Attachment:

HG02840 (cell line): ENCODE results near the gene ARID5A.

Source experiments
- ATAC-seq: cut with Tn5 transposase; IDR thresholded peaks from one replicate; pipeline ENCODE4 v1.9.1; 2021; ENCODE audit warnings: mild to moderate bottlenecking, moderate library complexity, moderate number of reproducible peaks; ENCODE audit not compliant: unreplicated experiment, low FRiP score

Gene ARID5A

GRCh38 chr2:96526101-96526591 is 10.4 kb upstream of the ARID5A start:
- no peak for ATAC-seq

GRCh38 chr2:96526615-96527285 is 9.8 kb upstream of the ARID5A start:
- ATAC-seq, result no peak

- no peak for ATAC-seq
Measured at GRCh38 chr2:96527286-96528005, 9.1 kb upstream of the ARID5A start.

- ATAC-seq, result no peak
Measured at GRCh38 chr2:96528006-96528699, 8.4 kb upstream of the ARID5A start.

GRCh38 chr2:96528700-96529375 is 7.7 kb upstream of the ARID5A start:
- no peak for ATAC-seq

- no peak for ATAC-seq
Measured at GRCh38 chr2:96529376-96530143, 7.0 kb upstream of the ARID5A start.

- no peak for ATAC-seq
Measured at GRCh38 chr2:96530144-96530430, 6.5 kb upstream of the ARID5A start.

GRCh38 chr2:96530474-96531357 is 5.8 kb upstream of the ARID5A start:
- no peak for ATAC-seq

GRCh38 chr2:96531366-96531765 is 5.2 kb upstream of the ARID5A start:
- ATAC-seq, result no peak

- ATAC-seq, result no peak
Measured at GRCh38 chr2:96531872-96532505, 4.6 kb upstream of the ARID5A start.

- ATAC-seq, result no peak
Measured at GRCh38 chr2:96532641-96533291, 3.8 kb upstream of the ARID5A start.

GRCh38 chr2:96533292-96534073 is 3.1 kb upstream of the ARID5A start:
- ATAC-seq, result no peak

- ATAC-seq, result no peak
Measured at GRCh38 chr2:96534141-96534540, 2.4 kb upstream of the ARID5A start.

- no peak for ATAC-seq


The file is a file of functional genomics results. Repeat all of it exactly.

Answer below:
HG02840 (cell line): ENCODE results near the gene ARID5A.

Source experiments
- ATAC-seq: cut with Tn5 transposase; IDR thresholded peaks from one replicate; pipeline ENCODE4 v1.9.1; 2021; ENCODE audit warnings: mild to moderate bottlenecking, moderate library complexity, moderate number of reproducible peaks; ENCODE audit not compliant: unreplicated experiment, low FRiP score

Gene ARID5A

GRCh38 chr2:96526101-96526591 is 10.4 kb upstream of the ARID5A start:
- no peak for ATAC-seq

GRCh38 chr2:96526615-96527285 is 9.8 kb upstream of the ARID5A start:
- ATAC-seq, result no peak

- no peak for ATAC-seq
Measured at GRCh38 chr2:96527286-96528005, 9.1 kb upstream of the ARID5A start.

- ATAC-seq, result no peak
Measured at GRCh38 chr2:96528006-96528699, 8.4 kb upstream of the ARID5A start.

GRCh38 chr2:96528700-96529375 is 7.7 kb upstream of the ARID5A start:
- no peak for ATAC-seq

- no peak for ATAC-seq
Measured at GRCh38 chr2:96529376-96530143, 7.0 kb upstream of the ARID5A start.

- no peak for ATAC-seq
Measured at GRCh38 chr2:96530144-96530430, 6.5 kb upstream of the ARID5A start.

GRCh38 chr2:96530474-96531357 is 5.8 kb upstream of the ARID5A start:
- no peak for ATAC-seq

GRCh38 chr2:96531366-96531765 is 5.2 kb upstream of the ARID5A start:
- ATAC-seq, result no peak

- ATAC-seq, result no peak
Measured at GRCh38 chr2:96531872-96532505, 4.6 kb upstream of the ARID5A start.

- ATAC-seq, result no peak
Measured at GRCh38 chr2:96532641-96533291, 3.8 kb upstream of the ARID5A start.

GRCh38 chr2:96533292-96534073 is 3.1 kb upstream of the ARID5A start:
- ATAC-seq, result no peak

- ATAC-seq, result no peak
Measured at GRCh38 chr2:96534141-96534540, 2.4 kb upstream of the ARID5A start.

- no peak for ATAC-seq